Miha Kozorog graduated at the Faculty of Economics and the Faculty of Arts of the University of Ljubljana. At this University, he achieved a PhD in ethnology in 2008. In 2007 he was a fellowship-holder at the University of Udine. For several years he was editing the ethnological/anthropological monograph series Zupanic’s Collection and was a collaborator of the academic network Roaming Anthropology, which connected the anthropology students on the territory of former Yugoslavia. He was the editor-in-chief of the Bulletin of the Slovenian Ethnological Society. As assistant professor for cultural and social anthropology he is employed at the Department of Ethnology and Cultural Anthropology of the University of Ljubljana, and as research fellow at ZRC SAZU. In 2012 his work was recognized by the Slovenian Research Agency as an exceptional scientific achievement in social and cultural anthropology. His fields of research include: space, place and landscape; tourism, festivals and locality; popular music; borders and borderlands; human-environment relations; economy.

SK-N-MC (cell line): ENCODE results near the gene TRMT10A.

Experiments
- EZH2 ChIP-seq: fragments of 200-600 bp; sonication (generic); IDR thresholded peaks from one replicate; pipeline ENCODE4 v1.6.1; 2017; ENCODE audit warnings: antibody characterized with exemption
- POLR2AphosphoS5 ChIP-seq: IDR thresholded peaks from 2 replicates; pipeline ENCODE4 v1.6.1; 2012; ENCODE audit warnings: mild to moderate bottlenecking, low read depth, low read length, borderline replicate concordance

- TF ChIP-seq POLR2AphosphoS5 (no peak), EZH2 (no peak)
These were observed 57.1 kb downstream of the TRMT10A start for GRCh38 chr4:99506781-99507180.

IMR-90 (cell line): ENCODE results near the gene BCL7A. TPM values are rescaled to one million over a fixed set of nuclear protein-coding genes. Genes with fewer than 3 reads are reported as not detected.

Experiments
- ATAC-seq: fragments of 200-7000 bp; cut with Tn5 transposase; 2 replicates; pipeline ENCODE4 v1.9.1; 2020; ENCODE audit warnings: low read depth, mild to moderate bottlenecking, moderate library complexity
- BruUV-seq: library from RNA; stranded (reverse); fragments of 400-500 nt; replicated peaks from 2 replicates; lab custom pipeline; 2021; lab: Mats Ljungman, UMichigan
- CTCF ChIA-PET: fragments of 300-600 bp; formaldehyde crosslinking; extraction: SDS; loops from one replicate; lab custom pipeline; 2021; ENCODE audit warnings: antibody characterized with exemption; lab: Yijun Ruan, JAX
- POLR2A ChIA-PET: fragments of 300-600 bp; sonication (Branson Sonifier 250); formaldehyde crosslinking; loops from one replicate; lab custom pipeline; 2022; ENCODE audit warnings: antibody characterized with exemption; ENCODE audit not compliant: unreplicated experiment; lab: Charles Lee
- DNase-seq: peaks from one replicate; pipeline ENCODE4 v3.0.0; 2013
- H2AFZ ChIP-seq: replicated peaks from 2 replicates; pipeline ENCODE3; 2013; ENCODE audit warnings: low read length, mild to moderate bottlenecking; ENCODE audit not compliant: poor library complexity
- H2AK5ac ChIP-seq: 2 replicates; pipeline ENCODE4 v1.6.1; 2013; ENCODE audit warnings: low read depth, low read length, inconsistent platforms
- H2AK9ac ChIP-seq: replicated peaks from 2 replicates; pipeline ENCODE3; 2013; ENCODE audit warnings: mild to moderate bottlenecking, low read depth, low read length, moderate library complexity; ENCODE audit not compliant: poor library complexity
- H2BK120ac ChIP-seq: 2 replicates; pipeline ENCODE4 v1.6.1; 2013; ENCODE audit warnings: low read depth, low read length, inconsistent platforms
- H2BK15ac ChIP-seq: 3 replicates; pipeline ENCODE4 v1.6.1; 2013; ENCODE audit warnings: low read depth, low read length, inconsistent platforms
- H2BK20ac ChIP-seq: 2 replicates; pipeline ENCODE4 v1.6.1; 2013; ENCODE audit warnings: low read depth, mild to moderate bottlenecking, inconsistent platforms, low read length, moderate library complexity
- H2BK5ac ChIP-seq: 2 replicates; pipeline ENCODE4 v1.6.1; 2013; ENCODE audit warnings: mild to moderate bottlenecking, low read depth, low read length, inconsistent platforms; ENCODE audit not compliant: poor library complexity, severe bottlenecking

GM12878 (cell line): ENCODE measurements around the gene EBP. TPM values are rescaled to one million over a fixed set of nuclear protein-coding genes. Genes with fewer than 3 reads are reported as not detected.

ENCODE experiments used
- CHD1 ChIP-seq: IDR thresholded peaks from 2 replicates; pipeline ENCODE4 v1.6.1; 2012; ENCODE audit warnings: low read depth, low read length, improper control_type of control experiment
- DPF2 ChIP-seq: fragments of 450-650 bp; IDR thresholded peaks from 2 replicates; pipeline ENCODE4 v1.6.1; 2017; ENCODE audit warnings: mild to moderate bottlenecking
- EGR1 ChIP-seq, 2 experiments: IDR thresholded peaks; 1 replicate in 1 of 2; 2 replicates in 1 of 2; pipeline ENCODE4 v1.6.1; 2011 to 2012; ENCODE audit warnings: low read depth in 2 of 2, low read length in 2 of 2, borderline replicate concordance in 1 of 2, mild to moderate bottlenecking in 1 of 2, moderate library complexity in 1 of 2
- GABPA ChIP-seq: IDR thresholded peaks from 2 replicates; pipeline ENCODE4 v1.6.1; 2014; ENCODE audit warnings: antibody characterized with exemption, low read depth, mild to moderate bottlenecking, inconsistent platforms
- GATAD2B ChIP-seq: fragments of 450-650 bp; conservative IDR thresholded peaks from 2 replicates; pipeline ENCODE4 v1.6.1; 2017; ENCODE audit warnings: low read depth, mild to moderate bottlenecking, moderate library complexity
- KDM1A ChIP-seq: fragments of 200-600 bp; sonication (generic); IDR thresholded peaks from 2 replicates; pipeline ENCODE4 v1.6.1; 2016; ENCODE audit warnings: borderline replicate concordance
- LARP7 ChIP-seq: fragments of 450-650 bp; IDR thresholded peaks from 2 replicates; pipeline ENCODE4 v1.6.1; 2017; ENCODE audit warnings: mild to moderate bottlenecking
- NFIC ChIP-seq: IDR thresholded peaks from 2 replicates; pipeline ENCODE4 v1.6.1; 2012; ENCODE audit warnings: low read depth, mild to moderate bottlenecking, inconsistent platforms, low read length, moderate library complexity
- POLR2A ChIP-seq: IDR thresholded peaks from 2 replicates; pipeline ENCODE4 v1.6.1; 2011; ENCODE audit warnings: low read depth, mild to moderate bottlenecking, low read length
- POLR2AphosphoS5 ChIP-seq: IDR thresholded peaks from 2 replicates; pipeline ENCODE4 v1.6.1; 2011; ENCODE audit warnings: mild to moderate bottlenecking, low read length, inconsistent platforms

Nevena Škrbić Alempijević is a professor at the Department of Ethnology and Cultural Anthropology, Faculty of Humanities and Social Sciences, University of Zagreb. She received her PhD at the same Department in 2006. She teaches courses at all study levels, which include: Cultural Anthropological Problems of the Mediterranean, Performance Studies in Ethnology and Cultural Anthropology, Anthropology of Social Memory, Ethno-cultural Problems of South-East Europe, Places as Spaces of Social Memory. Areas of her scientific interest are: social memory, place and space, urban ethnology, island studies, performance studies, studies of carnivals, festivals and other public events. For her work she received several awards of the Croatian Ethnological Society and the Faculty of Humanities and Social Sciences. Together with Valentina Gulin Zrnić, she received the Croatian State Award for 2019, for the book “A City as an Encounter. The Ethnography of Zagreb Squares“, published in Croatian. She is currently the president of the International Society for Ethnology and Folklore (SIEF).